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Art

Hollow Figurative Sculptures by Park Ki Pyung

March 24, 2017

Kate Sierzputowski

South Korean sculptor Park Ki Pyung creates hollow human works from resin and steel, pieces that appear to express an extreme melancholia with bowed heads and resigned body language. The life-size sculptures are held upright with rebar, and are built to reflect Pyung’s deep existential musings. By stripping the figures’ cores he points towards his own inner turmoil, presenting figurative shells, rather than completed human forms. You can view more of his hollow steel sculptures on his Instagram. (via iGNANT)

 

 



Art

Monumental Splashes of Stainless Steel Calligraphy by Zheng Lu

October 5, 2015

Christopher Jobson

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Water Dripping – Splashing, 2014. Sundaram Tagore Gallery

Chinese artist Zheng Lu has long been fascinated by the properties of water, from its amorphous shape when flying through the air to the quality of light that glints across its surface. Lu also grew up in a literary family where the art of Chinese calligraphy played a meaningful role in his upbringing. In his large-scale stainless steel sculptures, the artist merges the two unrelated interests to create gravity-defying waves of calligraphy that twist and splash dramatically through the air.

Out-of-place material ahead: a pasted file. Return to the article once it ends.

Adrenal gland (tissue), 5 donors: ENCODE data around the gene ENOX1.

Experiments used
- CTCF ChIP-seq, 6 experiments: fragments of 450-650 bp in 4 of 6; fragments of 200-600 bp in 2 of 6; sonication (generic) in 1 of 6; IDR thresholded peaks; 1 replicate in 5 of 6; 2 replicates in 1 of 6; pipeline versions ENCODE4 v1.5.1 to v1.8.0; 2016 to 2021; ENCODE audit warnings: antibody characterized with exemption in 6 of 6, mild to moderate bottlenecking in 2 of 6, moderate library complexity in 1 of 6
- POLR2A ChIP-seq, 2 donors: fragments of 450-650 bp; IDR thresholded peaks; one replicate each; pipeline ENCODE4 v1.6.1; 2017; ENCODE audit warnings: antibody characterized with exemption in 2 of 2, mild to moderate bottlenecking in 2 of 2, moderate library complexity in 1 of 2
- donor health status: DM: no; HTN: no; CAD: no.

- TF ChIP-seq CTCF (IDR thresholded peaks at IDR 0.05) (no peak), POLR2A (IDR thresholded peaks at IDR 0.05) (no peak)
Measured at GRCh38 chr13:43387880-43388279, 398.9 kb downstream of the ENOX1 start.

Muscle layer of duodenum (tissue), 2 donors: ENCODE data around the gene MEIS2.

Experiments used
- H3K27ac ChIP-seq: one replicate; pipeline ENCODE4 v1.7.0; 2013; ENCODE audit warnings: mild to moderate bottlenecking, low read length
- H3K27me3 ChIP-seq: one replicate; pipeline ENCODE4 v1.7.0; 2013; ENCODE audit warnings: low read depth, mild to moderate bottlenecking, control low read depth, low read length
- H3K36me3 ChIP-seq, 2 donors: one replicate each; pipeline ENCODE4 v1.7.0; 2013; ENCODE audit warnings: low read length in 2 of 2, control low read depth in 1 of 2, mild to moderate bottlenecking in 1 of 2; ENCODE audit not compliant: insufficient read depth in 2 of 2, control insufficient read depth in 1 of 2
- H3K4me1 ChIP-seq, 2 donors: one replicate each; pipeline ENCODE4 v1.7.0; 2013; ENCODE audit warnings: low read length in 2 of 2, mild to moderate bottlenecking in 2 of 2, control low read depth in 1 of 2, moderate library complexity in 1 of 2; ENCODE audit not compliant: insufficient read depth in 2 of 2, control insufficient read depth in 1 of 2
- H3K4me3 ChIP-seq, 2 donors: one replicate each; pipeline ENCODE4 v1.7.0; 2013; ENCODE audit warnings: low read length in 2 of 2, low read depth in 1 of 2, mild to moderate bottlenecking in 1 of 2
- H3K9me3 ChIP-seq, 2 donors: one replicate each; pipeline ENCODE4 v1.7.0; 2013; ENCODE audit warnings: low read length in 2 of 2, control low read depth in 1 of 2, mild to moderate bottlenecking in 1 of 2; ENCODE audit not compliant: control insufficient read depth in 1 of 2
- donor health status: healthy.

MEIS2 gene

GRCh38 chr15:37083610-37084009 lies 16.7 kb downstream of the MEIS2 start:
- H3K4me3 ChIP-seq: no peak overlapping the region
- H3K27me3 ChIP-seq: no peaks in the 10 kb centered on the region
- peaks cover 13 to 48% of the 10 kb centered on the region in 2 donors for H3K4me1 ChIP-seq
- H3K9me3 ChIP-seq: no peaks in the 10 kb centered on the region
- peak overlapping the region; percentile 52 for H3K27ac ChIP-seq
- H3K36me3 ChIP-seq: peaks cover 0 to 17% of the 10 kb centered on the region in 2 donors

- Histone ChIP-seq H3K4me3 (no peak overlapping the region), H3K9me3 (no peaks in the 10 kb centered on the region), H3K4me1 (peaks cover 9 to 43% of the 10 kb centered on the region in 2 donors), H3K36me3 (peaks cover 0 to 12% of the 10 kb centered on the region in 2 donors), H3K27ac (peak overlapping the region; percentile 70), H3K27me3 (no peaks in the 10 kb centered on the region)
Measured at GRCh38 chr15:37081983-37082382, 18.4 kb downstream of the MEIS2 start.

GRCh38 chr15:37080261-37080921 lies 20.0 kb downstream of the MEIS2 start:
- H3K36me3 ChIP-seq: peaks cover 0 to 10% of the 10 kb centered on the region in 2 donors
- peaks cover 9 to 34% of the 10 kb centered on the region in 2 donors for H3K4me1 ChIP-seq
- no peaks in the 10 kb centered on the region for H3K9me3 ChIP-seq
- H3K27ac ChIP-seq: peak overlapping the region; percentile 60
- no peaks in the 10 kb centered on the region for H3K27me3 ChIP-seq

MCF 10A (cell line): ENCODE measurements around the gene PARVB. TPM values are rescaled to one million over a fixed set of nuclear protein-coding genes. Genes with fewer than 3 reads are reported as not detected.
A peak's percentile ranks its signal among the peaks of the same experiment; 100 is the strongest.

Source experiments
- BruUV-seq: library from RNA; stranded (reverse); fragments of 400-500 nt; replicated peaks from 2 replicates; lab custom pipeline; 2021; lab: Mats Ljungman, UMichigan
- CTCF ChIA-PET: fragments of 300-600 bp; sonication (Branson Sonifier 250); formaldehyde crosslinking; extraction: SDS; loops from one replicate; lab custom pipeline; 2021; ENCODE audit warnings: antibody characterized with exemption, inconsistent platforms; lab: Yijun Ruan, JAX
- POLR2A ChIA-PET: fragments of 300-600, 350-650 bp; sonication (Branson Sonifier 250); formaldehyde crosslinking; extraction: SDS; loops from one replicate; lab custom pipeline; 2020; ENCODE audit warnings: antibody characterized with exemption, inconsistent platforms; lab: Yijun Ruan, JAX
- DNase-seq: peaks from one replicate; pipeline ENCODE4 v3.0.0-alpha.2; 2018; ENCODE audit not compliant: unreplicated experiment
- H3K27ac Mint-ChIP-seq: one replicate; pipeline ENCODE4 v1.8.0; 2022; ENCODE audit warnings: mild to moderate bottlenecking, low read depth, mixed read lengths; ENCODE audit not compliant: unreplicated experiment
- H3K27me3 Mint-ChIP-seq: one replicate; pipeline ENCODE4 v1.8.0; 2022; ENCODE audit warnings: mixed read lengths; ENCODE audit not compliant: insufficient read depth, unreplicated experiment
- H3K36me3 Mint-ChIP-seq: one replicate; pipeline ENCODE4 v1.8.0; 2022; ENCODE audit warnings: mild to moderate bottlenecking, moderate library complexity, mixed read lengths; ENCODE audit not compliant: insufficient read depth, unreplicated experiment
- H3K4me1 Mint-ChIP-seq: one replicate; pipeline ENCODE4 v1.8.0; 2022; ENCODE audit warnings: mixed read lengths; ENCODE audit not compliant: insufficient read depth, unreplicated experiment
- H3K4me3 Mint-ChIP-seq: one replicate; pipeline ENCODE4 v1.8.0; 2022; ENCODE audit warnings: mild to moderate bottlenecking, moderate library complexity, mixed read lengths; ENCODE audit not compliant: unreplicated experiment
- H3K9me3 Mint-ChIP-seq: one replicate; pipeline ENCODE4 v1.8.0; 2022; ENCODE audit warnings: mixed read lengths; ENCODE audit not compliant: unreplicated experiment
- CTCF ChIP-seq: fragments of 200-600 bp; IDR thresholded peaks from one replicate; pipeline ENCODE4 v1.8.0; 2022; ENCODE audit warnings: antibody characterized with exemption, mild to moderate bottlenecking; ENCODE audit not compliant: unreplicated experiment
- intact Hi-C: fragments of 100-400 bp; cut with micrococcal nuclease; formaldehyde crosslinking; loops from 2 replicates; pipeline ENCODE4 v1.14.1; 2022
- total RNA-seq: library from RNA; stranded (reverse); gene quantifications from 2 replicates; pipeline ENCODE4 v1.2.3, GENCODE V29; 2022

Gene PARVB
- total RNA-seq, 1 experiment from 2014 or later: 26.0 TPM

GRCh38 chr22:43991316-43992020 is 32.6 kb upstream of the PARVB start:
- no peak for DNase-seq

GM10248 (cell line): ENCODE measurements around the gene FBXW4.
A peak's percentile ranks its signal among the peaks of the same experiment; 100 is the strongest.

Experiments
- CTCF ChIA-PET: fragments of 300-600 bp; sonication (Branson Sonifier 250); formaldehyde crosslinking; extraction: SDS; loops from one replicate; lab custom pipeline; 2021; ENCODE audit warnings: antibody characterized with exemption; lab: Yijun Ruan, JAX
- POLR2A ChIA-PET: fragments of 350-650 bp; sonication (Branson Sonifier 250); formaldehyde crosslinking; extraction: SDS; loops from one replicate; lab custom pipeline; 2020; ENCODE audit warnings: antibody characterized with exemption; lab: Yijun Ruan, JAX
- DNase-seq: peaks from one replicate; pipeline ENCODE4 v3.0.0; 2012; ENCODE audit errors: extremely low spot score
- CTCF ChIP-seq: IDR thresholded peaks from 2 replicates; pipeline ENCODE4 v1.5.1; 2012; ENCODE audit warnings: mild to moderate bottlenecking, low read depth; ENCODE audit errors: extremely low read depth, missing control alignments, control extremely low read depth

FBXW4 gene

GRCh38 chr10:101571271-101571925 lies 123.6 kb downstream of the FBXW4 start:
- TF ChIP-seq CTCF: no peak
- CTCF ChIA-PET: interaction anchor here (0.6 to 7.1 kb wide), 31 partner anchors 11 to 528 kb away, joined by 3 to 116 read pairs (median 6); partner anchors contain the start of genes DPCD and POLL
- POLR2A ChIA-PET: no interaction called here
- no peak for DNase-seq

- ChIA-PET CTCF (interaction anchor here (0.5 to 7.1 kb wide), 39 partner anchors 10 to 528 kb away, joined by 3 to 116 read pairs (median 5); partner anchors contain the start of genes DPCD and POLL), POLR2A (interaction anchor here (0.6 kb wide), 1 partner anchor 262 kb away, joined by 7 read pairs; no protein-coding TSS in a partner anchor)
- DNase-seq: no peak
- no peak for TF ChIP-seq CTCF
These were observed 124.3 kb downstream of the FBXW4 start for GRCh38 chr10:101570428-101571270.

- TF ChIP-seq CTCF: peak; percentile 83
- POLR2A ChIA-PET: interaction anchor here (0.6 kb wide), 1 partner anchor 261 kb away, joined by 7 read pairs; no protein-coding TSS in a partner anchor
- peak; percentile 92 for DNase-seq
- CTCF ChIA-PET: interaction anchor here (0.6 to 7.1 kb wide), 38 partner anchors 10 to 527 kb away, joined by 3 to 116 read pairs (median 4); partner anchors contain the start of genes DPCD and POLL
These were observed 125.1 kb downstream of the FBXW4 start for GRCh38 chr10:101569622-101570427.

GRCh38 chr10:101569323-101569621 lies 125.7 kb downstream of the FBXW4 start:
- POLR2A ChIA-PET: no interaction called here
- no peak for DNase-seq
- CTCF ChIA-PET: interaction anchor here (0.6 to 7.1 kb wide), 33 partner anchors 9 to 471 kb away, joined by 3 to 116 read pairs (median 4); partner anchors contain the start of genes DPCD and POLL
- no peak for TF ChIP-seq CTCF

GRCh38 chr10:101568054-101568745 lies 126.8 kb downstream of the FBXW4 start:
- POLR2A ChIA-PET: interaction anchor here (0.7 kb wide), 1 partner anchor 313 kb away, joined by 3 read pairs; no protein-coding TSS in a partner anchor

To make each artwork Lu begins with with a plaster base to which he gradually adheres thousands of laser-cut Chinese characters. The final pieces can sit either freestanding on a pedestal or installed as numerous suspended parts that are linked in space to fill an entire gallery.

One of Lu’s largest sculptures from his water series is currently on view at Sundram Tagore Gallery in New York through October 10th, and you can see more of his work on Artsy and at Fabien Fryns Fine Art.

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Sundaram Tagore Gallery

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Water in Dripping No.7, 2013. Fabien Fryns Fine Art

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Sundaram Tagore Gallery

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Sundaram Tagore Gallery

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Sundaram Tagore Gallery

 

 



Art